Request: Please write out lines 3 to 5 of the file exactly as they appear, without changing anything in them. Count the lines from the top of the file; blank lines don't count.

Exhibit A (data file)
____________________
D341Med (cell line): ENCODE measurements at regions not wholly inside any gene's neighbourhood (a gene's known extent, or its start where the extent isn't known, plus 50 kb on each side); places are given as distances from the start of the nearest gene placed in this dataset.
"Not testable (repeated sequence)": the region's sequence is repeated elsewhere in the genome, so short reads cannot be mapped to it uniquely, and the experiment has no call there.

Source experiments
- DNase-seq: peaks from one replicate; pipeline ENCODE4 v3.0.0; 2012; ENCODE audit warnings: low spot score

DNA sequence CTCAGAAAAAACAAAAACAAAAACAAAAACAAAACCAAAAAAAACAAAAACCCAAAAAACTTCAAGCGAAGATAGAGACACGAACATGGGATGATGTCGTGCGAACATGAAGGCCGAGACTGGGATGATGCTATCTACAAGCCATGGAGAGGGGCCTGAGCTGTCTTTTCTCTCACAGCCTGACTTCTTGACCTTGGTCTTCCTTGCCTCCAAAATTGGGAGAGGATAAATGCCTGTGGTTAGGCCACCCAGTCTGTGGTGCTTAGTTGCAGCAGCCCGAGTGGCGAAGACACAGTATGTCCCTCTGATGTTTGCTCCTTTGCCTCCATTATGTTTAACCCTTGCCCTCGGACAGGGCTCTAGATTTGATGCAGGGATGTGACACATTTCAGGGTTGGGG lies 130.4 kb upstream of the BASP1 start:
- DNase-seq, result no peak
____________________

Source experiments
- DNase-seq: peaks from one replicate; pipeline ENCODE4 v3.0.0; 2012; ENCODE audit warnings: low spot score

DNA sequence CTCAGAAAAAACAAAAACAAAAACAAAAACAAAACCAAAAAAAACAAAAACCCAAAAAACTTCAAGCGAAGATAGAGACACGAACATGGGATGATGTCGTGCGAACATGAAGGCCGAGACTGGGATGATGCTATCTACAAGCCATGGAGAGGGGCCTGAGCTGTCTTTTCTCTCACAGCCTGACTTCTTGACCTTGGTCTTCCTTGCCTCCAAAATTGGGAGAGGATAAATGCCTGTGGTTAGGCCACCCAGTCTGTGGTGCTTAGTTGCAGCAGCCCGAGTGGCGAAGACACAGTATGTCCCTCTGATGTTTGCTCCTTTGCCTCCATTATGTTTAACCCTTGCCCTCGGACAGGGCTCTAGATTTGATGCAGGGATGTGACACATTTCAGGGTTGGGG lies 130.4 kb upstream of the BASP1 start: